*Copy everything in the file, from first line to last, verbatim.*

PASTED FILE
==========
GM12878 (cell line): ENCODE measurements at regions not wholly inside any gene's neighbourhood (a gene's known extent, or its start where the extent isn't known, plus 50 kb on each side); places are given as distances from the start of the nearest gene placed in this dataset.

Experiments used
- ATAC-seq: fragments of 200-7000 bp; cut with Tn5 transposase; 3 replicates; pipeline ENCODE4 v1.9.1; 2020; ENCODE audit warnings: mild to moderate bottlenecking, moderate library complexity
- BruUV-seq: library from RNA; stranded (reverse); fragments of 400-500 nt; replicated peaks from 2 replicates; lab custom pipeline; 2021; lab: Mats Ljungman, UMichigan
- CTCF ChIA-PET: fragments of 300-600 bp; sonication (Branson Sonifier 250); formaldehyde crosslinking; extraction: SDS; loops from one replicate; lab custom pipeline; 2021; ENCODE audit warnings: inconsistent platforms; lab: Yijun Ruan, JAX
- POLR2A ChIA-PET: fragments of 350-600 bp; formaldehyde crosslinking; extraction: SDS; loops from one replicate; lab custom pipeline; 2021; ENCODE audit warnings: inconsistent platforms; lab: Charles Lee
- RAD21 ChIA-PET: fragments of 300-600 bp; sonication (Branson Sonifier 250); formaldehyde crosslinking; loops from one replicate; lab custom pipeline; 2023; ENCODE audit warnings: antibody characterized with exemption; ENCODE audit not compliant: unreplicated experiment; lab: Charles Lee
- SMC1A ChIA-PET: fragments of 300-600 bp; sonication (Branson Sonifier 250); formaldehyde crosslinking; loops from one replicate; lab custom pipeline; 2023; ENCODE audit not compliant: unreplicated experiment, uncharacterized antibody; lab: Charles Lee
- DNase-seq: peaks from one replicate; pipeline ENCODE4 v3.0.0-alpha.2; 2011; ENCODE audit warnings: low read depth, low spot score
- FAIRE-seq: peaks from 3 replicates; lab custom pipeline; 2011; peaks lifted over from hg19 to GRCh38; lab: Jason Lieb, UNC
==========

GM12878 (cell line): ENCODE measurements at regions not wholly inside any gene's neighbourhood (a gene's known extent, or its start where the extent isn't known, plus 50 kb on each side); places are given as distances from the start of the nearest gene placed in this dataset.

Experiments used
- ATAC-seq: fragments of 200-7000 bp; cut with Tn5 transposase; 3 replicates; pipeline ENCODE4 v1.9.1; 2020; ENCODE audit warnings: mild to moderate bottlenecking, moderate library complexity
- BruUV-seq: library from RNA; stranded (reverse); fragments of 400-500 nt; replicated peaks from 2 replicates; lab custom pipeline; 2021; lab: Mats Ljungman, UMichigan
- CTCF ChIA-PET: fragments of 300-600 bp; sonication (Branson Sonifier 250); formaldehyde crosslinking; extraction: SDS; loops from one replicate; lab custom pipeline; 2021; ENCODE audit warnings: inconsistent platforms; lab: Yijun Ruan, JAX
- POLR2A ChIA-PET: fragments of 350-600 bp; formaldehyde crosslinking; extraction: SDS; loops from one replicate; lab custom pipeline; 2021; ENCODE audit warnings: inconsistent platforms; lab: Charles Lee
- RAD21 ChIA-PET: fragments of 300-600 bp; sonication (Branson Sonifier 250); formaldehyde crosslinking; loops from one replicate; lab custom pipeline; 2023; ENCODE audit warnings: antibody characterized with exemption; ENCODE audit not compliant: unreplicated experiment; lab: Charles Lee
- SMC1A ChIA-PET: fragments of 300-600 bp; sonication (Branson Sonifier 250); formaldehyde crosslinking; loops from one replicate; lab custom pipeline; 2023; ENCODE audit not compliant: unreplicated experiment, uncharacterized antibody; lab: Charles Lee
- DNase-seq: peaks from one replicate; pipeline ENCODE4 v3.0.0-alpha.2; 2011; ENCODE audit warnings: low read depth, low spot score
- FAIRE-seq: peaks from 3 replicates; lab custom pipeline; 2011; peaks lifted over from hg19 to GRCh38; lab: Jason Lieb, UNC